Jules Vedrines lands on the roof of a department store

Jules Charles Toussaint Védrines (1881-1919) was an early French aviator, notable for being the first pilot to fly at more than 100 mph and for winning the Gordon Bennett Trophy race in 1912.

Védrines was born in Paris and was raised in the tough back alleys of the city. He started his working life as an apprentice at the Gnome engine manufacturing company. In 1910 he spent six months in England as Robert Loraine's mechanic and on return enrolled at the Blériot Flying School where on 7 December 1910 he became the 312th French Citizen to be awarded a pilot's license.

By the end of 1912 Védrines was recognised as one of the most accomplished pilots in aviation. In 1911 he had won the Paris to Madrid air race flying a Morane-Borel monoplane. Later the same year he finished second in the Circuit of Britain race and third in the Circuit of Europe race. In 1912 flying a Deperdussin Racing Monoplane he was the first person to fly an aircraft at more than 100 mph (160 km/h) and he also won the Gordon Bennett Trophy race.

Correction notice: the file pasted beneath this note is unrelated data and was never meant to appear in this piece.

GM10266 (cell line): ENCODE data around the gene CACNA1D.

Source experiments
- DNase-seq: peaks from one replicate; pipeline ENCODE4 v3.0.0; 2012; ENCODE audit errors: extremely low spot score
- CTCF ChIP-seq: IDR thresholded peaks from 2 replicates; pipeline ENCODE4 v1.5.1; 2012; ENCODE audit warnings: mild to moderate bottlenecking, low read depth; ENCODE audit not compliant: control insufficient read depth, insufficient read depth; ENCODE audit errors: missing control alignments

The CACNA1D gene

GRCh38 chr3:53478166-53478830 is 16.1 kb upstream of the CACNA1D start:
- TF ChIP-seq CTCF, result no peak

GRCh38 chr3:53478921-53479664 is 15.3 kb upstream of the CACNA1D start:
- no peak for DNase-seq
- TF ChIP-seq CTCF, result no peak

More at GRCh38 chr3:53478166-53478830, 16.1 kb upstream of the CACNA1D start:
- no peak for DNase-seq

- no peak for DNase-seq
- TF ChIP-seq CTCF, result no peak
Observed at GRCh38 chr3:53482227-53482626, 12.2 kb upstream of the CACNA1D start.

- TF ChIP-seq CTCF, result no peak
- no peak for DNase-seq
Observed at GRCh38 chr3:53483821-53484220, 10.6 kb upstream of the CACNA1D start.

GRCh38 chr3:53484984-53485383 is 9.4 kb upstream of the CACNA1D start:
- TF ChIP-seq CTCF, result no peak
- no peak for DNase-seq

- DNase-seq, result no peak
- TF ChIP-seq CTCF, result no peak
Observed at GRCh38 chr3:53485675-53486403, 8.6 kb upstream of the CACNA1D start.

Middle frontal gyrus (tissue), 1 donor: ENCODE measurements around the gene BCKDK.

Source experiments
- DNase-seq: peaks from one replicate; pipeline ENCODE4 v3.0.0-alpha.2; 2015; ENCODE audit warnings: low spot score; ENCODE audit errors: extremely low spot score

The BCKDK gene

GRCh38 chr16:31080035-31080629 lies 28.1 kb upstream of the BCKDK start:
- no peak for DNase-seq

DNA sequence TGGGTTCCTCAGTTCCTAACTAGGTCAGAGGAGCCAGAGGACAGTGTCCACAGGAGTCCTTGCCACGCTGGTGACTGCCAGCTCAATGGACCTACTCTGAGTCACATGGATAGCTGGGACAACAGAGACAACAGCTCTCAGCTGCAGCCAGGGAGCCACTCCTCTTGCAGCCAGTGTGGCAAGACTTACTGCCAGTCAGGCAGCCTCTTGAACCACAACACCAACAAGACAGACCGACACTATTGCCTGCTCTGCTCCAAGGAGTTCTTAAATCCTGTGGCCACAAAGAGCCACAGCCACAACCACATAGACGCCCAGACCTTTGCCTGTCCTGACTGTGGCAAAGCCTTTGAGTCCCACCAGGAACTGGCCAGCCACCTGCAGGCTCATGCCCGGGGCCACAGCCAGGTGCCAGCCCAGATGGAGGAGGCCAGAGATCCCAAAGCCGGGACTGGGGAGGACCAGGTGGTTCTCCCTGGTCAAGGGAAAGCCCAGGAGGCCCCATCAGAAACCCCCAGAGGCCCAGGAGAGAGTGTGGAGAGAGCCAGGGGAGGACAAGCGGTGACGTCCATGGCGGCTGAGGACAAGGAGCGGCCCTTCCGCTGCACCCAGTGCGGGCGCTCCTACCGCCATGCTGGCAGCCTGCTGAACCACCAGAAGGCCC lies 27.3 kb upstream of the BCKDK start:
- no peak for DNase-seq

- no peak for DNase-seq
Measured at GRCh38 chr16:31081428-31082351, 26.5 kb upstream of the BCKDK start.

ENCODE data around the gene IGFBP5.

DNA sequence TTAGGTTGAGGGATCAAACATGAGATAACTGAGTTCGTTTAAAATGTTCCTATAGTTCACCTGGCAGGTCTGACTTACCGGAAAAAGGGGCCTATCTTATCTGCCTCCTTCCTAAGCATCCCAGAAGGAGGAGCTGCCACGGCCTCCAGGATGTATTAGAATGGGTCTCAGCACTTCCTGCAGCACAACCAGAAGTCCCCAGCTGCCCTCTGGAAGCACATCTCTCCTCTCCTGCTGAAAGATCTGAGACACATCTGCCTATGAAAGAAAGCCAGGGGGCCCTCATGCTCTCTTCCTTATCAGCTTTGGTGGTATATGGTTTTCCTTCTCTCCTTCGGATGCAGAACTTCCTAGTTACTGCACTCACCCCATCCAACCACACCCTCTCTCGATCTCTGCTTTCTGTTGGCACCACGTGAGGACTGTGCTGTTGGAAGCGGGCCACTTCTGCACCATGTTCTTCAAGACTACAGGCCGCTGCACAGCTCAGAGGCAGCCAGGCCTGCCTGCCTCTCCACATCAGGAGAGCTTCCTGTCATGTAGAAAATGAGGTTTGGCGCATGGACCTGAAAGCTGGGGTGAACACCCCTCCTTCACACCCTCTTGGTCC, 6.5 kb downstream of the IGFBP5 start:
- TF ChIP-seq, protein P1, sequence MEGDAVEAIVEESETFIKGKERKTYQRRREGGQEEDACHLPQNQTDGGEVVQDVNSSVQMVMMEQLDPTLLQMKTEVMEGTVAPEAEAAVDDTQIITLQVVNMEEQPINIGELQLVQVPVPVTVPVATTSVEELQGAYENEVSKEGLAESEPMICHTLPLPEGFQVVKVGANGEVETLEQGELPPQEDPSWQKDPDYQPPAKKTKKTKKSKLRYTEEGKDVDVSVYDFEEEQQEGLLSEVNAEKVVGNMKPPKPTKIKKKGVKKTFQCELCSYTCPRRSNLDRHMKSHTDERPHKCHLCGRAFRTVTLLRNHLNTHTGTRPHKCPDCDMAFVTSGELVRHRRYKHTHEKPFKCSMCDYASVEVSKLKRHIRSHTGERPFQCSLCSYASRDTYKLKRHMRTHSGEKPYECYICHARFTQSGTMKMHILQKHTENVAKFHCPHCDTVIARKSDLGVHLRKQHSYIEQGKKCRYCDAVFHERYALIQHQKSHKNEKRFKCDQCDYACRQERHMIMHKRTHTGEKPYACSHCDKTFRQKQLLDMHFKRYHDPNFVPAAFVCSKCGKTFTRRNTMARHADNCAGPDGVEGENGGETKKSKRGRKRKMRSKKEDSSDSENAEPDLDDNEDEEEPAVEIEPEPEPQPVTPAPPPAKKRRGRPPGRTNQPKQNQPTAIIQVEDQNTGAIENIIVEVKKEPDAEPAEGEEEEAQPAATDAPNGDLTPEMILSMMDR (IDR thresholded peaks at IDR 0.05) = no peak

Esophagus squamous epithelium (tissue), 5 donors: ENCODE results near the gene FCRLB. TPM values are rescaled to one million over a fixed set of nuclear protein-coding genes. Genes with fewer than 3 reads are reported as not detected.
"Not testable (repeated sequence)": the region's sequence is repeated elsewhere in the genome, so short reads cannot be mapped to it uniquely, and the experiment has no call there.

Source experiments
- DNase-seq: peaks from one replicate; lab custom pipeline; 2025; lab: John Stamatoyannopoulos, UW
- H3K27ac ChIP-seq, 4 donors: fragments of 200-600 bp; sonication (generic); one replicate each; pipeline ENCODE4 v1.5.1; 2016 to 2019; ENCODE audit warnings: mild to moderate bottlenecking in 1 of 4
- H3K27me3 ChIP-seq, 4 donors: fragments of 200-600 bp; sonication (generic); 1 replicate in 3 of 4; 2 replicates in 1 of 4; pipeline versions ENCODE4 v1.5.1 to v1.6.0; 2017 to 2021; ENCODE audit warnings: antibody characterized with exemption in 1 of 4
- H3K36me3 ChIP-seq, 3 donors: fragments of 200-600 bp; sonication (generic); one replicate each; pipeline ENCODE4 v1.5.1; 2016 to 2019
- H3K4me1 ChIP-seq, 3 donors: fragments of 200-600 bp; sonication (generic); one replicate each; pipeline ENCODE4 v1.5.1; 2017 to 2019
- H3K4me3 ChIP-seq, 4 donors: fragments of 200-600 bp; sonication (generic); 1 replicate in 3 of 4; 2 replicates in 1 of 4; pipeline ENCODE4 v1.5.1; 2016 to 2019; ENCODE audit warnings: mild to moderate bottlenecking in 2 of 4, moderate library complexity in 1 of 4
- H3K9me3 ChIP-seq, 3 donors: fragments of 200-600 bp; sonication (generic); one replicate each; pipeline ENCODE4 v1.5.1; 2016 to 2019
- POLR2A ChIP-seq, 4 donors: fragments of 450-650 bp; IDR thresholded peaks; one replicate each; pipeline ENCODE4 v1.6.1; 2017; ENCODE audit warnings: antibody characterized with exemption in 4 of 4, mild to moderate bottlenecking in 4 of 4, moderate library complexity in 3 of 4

Morane-Boral monoplane. Photo: Public Domain / commons.wikimedia.org

During WWI he was posted to the French 6th Army flying reconnaissance and clandestine missions in his Blériot XXXVIbis. By wars end he had flown over 1,000 hours.

On 19 January 1919 in order to claim a FF25,000 prize Védrines landed his a Cauldron G-3 on the 92 feet (28 metres) x 39 feet (12 metres) roof of a department store in Paris. The Caudron was damaged beyond repair. Védrines suffered some non-life threatening injuries.

Caudron G.3

Three months later, on 21 April 1919, he was killed when attempting to fly a Caudron C.23 from Villacoublay to Rome. After an engine failed he attempted a forced landing but crashed near St Rambert d'Albon near Lyon killing himself and his mechanic Guillain.

Aviation Personalities

Copyright © 2024 Pilot's Post PTY Ltd
The information, views and opinions by the authors contributing to Pilot’s Post are not necessarily those of the editor or other writers at Pilot’s Post.